If the user agrees to the terms of the agreement, he or she proceeds to the original menu choice (reviewing cases or making demands). Alternately, the system may be designed to send the user to a main menu with the options of obtaining case information, placing a demand for the next round of the particular claim or settling a different case. A “Login-Results” file and a “Disagree” file similar to corresponding files for the sponsor user follow the “License” file to implement this step depending on whether the claimant attorney agrees or disagrees. Similarly, “Logout”, “Access-Denied”, and “Default” files corresponding to similar files for sponsor users preferably are provided.
If the case information option was selected, a case information screen is provided which preferably allows the claimant attorney to view the following information from the database:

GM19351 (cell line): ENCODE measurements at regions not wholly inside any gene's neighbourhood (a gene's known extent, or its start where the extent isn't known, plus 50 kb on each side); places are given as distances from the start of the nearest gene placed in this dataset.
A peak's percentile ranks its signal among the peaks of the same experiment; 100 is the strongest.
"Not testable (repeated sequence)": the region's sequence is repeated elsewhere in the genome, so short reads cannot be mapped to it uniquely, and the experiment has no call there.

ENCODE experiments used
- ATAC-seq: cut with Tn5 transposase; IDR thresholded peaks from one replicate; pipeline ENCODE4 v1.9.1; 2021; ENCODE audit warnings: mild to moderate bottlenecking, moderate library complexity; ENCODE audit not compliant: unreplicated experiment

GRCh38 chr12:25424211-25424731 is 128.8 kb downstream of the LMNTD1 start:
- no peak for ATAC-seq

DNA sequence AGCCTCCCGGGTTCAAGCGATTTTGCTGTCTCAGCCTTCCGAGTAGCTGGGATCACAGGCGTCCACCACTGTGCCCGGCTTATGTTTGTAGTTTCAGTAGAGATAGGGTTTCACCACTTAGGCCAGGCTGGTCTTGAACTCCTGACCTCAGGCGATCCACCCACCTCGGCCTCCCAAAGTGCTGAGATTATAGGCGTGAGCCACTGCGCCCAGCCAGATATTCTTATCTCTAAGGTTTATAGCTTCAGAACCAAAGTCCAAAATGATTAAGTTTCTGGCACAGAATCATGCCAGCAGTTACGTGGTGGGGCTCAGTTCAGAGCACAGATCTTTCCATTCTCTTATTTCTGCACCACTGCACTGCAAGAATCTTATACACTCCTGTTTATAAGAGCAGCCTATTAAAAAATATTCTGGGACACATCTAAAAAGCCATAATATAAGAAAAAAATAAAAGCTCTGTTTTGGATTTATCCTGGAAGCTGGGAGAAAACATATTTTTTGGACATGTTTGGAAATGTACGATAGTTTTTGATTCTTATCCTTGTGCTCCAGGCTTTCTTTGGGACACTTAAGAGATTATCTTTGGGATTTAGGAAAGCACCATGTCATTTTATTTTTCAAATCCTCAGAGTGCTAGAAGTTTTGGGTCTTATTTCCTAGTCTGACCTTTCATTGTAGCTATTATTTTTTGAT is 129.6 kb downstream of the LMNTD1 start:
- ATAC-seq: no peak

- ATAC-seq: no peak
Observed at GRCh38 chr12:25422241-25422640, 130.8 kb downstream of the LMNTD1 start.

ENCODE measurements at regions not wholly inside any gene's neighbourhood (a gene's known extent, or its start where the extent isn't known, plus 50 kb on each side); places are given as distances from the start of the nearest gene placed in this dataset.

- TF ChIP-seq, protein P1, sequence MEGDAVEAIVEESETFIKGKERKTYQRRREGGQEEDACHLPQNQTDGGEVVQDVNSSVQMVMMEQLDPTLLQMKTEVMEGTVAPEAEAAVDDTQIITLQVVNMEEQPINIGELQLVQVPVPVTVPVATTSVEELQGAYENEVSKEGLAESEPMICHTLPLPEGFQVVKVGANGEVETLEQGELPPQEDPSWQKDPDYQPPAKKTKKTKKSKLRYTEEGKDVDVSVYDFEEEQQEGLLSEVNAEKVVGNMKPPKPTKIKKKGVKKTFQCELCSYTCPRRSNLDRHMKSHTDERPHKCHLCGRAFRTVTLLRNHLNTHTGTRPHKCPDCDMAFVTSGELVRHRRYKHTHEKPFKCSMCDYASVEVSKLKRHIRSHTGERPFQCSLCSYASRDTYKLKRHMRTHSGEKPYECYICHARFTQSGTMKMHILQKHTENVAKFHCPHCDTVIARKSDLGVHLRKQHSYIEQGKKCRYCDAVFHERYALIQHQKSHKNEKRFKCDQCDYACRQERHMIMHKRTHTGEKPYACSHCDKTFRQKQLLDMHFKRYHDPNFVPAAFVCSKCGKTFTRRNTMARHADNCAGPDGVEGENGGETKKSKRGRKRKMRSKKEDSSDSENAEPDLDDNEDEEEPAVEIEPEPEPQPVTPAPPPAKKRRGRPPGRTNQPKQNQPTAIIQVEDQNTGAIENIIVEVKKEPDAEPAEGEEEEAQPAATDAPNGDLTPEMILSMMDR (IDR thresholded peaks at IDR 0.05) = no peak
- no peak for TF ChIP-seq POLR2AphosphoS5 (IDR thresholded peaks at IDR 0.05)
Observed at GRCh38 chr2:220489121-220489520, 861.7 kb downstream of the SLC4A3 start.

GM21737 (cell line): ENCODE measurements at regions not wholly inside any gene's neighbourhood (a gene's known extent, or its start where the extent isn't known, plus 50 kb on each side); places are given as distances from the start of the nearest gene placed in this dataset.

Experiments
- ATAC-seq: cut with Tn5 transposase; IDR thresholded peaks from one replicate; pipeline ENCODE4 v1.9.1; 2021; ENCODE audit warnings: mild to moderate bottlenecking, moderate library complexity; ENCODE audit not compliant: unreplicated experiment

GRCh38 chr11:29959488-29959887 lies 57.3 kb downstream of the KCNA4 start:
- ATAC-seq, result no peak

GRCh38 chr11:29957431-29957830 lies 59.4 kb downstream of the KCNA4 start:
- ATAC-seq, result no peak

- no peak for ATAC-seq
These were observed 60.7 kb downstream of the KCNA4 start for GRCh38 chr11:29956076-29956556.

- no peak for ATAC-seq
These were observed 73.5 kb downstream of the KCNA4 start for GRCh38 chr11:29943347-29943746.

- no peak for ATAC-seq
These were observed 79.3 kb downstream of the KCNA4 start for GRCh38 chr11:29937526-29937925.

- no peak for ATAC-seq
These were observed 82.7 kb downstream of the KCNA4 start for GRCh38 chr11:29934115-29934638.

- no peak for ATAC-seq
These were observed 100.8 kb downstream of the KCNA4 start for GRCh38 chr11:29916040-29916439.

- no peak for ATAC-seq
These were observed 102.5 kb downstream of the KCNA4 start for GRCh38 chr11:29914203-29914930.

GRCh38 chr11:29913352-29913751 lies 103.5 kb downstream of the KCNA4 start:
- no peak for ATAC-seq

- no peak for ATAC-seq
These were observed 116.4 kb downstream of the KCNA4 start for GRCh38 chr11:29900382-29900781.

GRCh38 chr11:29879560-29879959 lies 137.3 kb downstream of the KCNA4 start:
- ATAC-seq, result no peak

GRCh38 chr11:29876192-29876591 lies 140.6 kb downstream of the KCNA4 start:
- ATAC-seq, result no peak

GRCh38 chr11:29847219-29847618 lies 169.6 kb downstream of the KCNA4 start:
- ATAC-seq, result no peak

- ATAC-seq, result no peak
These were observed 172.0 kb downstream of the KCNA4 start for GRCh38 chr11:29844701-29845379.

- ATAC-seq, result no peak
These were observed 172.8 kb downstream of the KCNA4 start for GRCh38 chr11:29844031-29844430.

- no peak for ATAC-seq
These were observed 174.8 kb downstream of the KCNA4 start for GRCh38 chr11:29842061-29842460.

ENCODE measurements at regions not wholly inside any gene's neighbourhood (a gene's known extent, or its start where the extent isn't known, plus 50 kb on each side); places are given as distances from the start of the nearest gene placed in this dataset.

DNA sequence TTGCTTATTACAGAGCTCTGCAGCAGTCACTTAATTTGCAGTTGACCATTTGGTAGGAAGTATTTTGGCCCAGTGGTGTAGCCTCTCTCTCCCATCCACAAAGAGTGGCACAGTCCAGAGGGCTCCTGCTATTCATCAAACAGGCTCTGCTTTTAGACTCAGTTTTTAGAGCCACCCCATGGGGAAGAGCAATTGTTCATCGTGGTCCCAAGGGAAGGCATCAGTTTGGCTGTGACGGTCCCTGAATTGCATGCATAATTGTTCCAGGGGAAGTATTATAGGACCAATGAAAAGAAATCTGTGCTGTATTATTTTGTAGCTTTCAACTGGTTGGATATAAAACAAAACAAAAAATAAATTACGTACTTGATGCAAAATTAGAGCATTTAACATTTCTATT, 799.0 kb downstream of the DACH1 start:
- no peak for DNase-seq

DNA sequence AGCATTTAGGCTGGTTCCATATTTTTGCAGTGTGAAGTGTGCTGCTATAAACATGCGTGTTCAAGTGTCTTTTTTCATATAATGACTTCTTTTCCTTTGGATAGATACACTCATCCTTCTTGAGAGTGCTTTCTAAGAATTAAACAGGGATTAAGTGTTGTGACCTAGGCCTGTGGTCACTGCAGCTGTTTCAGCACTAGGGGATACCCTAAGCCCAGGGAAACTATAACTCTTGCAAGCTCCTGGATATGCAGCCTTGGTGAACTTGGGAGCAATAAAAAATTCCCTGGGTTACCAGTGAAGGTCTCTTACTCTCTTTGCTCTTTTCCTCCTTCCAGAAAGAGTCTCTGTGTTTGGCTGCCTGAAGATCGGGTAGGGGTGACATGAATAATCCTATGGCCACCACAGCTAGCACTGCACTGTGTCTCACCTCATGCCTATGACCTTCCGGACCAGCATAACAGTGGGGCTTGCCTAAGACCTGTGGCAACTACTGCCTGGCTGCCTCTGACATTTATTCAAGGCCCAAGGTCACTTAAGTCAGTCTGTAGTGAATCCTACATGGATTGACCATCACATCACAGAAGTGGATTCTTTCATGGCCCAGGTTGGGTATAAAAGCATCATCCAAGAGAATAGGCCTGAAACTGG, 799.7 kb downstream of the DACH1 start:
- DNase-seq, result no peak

Preferably, the screen displays the current status of the case with the corresponding details of the case without the ability of the attorney to edit any of this information. A module controlling the case status process may be written to hold all variables related to an attorney's cases. An “AttorneyCaseInfo” module may also be created which displays the information an attorney needs to start making demands against a case. Preferably, the data in the module may not be withdrawn.